Adelaide

  • October: Capital Growth, Units: 0.2%  

  • October: Capital Growth, Houses: 0.2%

  • Median Dwelling Price, Units: $327,531

  • Median Dwelling Price, Houses: $466,969  

  • Gross Rental Yield, Units: 5.2%  

  • Gross Rental Yield, Houses: 4.2%

  • South Australia Unemployment Rate (Sept): 5.5%

  • Property Cycle, Units: Bottom of market

  • Property Cycle, Houses: Rising market

Adelaide continues to hold the helm as the country's most affordable housing market. The greatest price growth has shifted from the highest valued properties towards the lower-end and middle of the market. Within suburban Adelaide, the most in-demand properties are those with up to three bedrooms on allotments of sub-600 square metres. Within the CBD, and more recently the inner eastern suburbs, we’re seeing a shift in the design of multilevel developments catering to Boomers. Key clearance data from auctions and other market factors suggest Adelaide may be following the trend lines of what we saw in Hobart pre-boom. We’re actively researching and monitoring this market - so watch this space!

Perth

  • October: Capital Growth, Units: -1.0%  

  • October: Capital Growth, Houses: -0.8%

  • Median Dwelling Price, Units: $375,288

  • Median Dwelling Price, Houses: $478,065  

  • Gross Rental Yield, Units: 4.7%

  • Gross Rental Yield, Houses: 3.8%

  • Western Australia Unemployment Rate (Sept): 6.0%

  • Property Cycle, Units: Approaching bottom of market

  • Property Cycle, Houses: Bottom of market

Affordability continues to improve for the West Australian capital, and with the worst of the downturn appearing to be behind us, the capital city looks to be on its way to re-stabilisation and it’s a market we continue to sit and watch.   

Hobart

  • October: Capital Growth, Units: -0.7%  

  • October: Capital Growth, Houses: 1.3%

  • Median Dwelling Price, Units: $374,261

  • Median Dwelling Price, Houses: $475,568

  • Gross Rental Yield, Units: 5.0%

  • Gross Rental Yield, Houses: 4.9%

  • Tasmania Unemployment Rate (Sept): 5.8%

  • Property Cycle, Units: Approaching Peak of market

  • Property Cycle, Houses: Approaching Peak of market

Both Hobart and regional Tasmania continue to record strong market conditions, driven by robust housing demand coupled with a shortage of supply. In fact, regional Tasmania stands out as the only broad region nationally where dwelling values are recording double-digit growth (+11.4%). We continue to see two distinct trends driving the bulk of the activity: With housing still affordable in most areas of the state people can trade-up, which opens up the more affordable homes to the first buyers. The other noticeable trend is the ‘sea change’ drift: coastal towns get a chance to grow, the swelling population puts a few more dollars in the local economy and allows the services to expand.

Darwin

  • October: Capital Growth, Units: 1.2%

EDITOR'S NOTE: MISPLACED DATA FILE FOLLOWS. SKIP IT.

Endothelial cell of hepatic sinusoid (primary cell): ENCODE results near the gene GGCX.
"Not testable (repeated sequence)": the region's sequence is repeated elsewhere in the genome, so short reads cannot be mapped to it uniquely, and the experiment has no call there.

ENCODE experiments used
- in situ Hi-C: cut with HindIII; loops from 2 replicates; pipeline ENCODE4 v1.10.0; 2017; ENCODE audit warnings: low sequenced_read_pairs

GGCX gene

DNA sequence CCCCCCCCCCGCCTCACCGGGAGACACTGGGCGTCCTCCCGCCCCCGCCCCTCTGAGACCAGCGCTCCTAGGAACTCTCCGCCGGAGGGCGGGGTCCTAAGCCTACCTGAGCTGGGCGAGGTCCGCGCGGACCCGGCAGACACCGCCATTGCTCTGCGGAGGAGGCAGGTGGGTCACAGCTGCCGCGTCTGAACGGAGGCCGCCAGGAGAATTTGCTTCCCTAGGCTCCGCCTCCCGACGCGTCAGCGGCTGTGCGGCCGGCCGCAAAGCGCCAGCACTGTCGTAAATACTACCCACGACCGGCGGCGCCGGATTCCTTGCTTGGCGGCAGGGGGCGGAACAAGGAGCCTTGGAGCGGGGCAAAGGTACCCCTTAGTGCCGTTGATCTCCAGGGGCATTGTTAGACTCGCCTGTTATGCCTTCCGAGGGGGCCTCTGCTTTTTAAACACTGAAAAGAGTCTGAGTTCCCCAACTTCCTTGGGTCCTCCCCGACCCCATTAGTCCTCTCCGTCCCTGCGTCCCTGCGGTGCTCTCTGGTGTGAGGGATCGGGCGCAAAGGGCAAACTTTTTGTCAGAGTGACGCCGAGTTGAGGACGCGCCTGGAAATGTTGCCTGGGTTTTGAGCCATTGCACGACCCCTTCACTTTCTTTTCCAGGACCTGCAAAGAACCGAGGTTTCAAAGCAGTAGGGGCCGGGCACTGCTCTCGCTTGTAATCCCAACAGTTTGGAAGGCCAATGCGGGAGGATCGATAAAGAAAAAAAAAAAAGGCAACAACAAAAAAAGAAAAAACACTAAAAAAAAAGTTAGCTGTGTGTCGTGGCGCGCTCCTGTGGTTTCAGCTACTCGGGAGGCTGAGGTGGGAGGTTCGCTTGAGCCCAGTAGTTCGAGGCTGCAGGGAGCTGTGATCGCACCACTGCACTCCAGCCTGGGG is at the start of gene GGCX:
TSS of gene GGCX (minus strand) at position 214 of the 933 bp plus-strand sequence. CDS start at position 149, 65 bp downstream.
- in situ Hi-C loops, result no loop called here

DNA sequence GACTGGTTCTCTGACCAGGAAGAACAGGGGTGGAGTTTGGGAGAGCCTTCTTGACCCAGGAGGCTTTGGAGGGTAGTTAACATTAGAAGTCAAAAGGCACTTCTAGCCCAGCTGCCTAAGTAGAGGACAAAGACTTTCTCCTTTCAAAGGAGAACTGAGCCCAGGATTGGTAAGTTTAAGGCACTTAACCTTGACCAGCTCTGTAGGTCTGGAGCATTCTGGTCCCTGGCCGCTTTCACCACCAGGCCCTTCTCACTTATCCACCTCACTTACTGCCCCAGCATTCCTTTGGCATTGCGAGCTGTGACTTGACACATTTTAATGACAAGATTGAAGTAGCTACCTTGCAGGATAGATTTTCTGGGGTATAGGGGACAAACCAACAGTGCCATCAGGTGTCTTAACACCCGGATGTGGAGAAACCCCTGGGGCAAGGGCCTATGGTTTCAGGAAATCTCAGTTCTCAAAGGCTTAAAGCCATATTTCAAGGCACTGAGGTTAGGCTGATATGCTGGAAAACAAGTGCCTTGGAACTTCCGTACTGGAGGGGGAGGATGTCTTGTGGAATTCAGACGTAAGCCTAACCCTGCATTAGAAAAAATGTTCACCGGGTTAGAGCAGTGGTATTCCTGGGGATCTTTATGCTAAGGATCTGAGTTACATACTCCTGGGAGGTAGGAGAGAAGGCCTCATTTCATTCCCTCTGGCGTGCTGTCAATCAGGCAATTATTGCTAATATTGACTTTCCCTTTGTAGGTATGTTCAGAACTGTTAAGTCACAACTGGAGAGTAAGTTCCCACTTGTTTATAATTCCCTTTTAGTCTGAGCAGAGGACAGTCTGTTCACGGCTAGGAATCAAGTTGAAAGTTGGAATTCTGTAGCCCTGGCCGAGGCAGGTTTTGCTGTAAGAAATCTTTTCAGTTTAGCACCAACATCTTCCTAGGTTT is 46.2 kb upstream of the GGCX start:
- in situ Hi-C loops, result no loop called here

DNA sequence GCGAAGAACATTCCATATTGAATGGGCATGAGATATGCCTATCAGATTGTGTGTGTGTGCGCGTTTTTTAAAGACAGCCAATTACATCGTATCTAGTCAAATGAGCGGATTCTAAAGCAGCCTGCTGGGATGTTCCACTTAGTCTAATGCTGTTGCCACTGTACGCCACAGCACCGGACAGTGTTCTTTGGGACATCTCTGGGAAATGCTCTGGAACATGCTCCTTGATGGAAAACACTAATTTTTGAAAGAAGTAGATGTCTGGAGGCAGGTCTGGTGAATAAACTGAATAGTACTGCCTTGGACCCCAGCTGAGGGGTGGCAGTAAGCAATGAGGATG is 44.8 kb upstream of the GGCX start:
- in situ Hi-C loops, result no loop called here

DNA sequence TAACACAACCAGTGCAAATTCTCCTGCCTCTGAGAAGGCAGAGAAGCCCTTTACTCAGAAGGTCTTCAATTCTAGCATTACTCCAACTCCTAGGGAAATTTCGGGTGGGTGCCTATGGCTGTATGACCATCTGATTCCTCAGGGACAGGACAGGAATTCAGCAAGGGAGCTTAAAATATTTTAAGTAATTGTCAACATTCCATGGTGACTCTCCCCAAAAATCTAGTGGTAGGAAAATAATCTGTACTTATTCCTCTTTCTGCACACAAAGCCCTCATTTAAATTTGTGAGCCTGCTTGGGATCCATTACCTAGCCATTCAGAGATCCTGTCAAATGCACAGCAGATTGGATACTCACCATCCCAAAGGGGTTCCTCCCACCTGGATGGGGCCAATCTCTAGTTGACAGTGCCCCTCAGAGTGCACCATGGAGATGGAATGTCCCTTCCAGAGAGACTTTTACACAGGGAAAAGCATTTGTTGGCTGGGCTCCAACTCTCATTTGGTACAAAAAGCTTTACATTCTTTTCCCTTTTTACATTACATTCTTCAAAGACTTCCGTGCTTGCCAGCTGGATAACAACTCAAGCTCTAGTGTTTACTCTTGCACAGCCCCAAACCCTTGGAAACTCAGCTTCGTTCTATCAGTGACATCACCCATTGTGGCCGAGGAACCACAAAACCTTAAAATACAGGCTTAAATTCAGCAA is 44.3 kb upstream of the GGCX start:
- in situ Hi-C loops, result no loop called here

• October: Capital Growth, Houses: -0.6%

  • Median Dwelling Price, Units: $312,104

  • Median Dwelling Price, Houses: $509,154

  • Gross Rental Yield, Units: 6.4%  

  • Gross Rental Yield, Houses: 5.4%

  • Northern Territory Unemployment Rate (Sept): 4.1%

  • Property Cycle, Units: Declining market

  • Property Cycle, Houses: Start of recovery

Rental yield remains high in Darwin, but we’re starting to see this trend lower as dwelling value movements outpace rental movements. Without any significant growth drivers on the horizon, regional towns across Australia remain stronger options for investment than Darwin.

Canberra

  • October: Capital Growth, Units: 0.2%    

  • October: Capital Growth, Houses: -0.1%

  • Median Dwelling Price, Units: $437,930

  • Median Dwelling Price, Houses: $662,229

  • Gross Rental Yield, Units: 5.7%  

  • Gross Rental Yield, Houses: 4.4%

  • Australian Capital Territory Unemployment Rate (Sept): 3.6%

  • Property Cycle, Units: Declining market

  • Property Cycle, Houses: Rising market

Canberra is the best performing capital city this quarter; with values up 1.5 per cent over the 3 months to October. And it is likely to continue to perform well, underpinned by a stable economy, steady employment (3.6%) and above average population growth (second to VIC). House price growth has outpaced the apartment market, and we’re seeing Baby Boomers downsizing from family homes in the suburbs, opening up more opportunities for buyers. Clearly, Canberra is great for families, and its superior pay packets make it attractive to young professionals. With vacancy rates at 0.6 percent (down from 0.8 per cent this time last year) and a stock shortage, we’re continuing to see properties in good condition being leased quickly - great news for investors.


If you’re thinking of renovating or purchasing in Australia and simply unsure how to progress please get in contact to see if we can help.

Sources: CoreLogic/Herron Todd White/Australian Government, Department of Employment/SQM Research/Australian Bureau of Statistics/Demographia Report/CommSec State of the States Report/Labour Force